Creating Fulfilling Opportunities

“Instead of focusing on what we’re not getting, focus on what we’re not giving.” ─ Tony Robbins

During the job-hunting season, it’s easy for us to feel dejected and start blaming

others about things that didn’t happen as expected.

You know you’re good enough; you have the qualifications; you really DO care about the company’s mission, but you don’t ever get a callback. Then, you blame the ATS system for throwing your resumé away or blame the recruiter for not reading your cover letter.

What if we stopped blaming and started thinking about what we’re not giving them?

. . .


What’s the first thing that comes to mind when you hear the word “creative”?




“Creative” is not a term exclusive to the art students. Creativity is all around us. No matter where we are, we have the power to create. But first, we have to be able to differentiate CREATION from CONSUMPTION. This is no stranger to all of us ─ we consume massive amounts of content from Netflix to YouTube videos, blogs, podcasts, movies, etc. An average person consumes up to 10.5 hours of media per day. If you’re awake for 17 hours, that means you’re a consumer for more than half of your day!

However, as you can see from some examples above, not all consumptions are bad.

In fact, consumption is imperative to the creative process. It acts as our fuel. For example, you consumed this article on LinkedIn about an underrepresented student who climbed her way up the corporate ladder, and you feel inspired to do the same. But what’s a good ratio? It is entirely dependent on the actions you take post-consumption. Otherwise, they fall into the passive consumption bucket.

The trick is to consume consciously. In other words, be intentional with what you’re consuming and think about how you can apply it to your creative process: whether it is to start a conversation with someone next to you about the topic, run a marketing campaign based on the ideas you extracted from it, etc.


Brad Stulberg, the co-author of Peak Performance suggests netting out 33/33/33 breakdown among consumption, thinking and connecting ideas, and creation. It’s important to look at these activities in a bigger picture. Instead of asking ourselves “how much have we created today?”, we could map it out over the course of a month or a year. This is done so because there’ll always be periods where basically all we do is consume or connect ideas, and there comes an extended period of time when all we do is create them.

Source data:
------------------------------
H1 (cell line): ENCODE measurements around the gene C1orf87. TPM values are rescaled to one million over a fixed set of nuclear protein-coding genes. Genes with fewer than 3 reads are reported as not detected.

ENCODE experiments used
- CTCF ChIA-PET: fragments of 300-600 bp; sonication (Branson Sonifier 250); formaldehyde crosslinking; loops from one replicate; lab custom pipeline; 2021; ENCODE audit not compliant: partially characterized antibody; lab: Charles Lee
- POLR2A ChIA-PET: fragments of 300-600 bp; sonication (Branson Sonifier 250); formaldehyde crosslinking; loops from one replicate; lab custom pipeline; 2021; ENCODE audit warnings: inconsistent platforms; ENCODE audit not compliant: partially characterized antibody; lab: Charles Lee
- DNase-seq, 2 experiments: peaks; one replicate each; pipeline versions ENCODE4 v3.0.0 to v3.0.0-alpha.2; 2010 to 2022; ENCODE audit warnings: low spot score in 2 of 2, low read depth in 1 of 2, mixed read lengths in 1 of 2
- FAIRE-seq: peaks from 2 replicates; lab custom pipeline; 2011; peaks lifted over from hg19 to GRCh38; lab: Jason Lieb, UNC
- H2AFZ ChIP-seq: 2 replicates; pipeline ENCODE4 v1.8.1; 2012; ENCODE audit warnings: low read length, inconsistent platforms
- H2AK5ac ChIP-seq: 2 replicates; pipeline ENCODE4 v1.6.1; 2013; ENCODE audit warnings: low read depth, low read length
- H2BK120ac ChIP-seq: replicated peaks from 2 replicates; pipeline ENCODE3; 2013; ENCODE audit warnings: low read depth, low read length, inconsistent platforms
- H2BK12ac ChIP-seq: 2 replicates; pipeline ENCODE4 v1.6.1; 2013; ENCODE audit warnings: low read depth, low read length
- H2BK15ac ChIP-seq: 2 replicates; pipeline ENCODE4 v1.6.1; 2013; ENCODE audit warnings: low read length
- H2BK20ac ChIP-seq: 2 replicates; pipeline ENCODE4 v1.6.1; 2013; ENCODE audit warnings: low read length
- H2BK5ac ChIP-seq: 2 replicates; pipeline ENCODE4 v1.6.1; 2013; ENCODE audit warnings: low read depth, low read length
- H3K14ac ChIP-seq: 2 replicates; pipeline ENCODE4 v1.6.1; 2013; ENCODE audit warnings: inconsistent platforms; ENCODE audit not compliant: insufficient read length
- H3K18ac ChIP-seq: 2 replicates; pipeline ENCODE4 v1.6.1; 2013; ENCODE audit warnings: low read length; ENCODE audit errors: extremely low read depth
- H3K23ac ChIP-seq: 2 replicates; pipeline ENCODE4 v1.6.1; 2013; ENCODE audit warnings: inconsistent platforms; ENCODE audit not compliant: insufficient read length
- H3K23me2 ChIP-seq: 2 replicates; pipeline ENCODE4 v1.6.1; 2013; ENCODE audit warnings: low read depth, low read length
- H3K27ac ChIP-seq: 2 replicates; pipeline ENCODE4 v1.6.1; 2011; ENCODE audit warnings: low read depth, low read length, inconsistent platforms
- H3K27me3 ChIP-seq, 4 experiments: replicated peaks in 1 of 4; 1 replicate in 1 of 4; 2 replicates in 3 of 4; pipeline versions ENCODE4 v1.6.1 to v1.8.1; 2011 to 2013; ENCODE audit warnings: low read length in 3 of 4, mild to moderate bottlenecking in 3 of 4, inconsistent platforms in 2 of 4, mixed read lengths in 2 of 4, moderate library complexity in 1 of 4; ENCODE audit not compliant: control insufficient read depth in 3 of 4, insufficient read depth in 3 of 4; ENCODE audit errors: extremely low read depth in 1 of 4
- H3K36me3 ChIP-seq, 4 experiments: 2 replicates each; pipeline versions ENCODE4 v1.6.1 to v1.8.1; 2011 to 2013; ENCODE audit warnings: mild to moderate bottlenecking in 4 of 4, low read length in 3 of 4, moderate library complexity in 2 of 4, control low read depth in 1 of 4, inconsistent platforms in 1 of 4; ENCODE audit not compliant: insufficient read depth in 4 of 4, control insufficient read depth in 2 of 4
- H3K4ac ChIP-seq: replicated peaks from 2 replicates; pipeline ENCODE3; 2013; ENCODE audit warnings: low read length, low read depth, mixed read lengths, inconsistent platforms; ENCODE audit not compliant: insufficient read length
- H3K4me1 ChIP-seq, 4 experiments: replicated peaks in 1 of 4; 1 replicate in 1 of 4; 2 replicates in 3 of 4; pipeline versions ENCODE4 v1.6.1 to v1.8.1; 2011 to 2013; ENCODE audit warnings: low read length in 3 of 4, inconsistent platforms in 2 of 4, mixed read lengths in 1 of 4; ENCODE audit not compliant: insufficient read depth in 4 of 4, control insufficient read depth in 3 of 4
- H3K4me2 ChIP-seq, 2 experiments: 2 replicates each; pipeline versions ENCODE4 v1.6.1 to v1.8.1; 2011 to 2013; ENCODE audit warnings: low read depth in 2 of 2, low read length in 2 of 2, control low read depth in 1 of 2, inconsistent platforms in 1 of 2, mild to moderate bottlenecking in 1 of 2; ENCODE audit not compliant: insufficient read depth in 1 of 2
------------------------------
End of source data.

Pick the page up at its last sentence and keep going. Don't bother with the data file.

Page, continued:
How many times have you rolled your eyes when an influencer says, “If I can do it, you can, too”?

Well, it’s true! Just because they’re speaking to us via screen doesn’t mean they’re any more (or less) than us.

The reason influencers have influence over our decisions is because they put themselves out there to help us solve our problems by giving us what we need, whether it is job advice, fashion advice, knowledge about a particular field, etc.

I encourage you to think about: What do you have to offer that you’re not giving yet?


A good way to tackle an unfamiliar or uncomfortable situation is to anticipate the fall.

What’s the worst-case scenario?

Map out the possibilities, research for ways to tackle them, keep them in mind, and GO FOR IT! Once you fall, you will see that it actually isn’t that bad! In the process, you’ll slowly generate a greater sense of self-assurance knowing that you can do whatever you set your mind to, including gaining enough confidence to introduce yourself to the CEO of the company you really want to work for by first believing that you have the skillset to do so.


This is a little quote that often circulates around the topic of confidence. However, if you wanted to put it in a more tangible context, imagine a case study for yourself. In order to create the best possible opportunities, we sometimes have to act the part.

Next, I encourage you to think of someone who can hold you accountable.

Ideally, you want someone who you can trust to put you in your place when you need to. This is an important part of the process to help keep you on a regular schedule to prevent a loss of momentum. It also helps that you’re putting your words out there and therefore have fewer incentives to back out even if you really wanted to.

Opportunities don’t often knock our doors twice ─ and when they do or when you have created these opportunities, you want to be ready to say “YES!” to them.

Happy Creating!

Images courtesy of author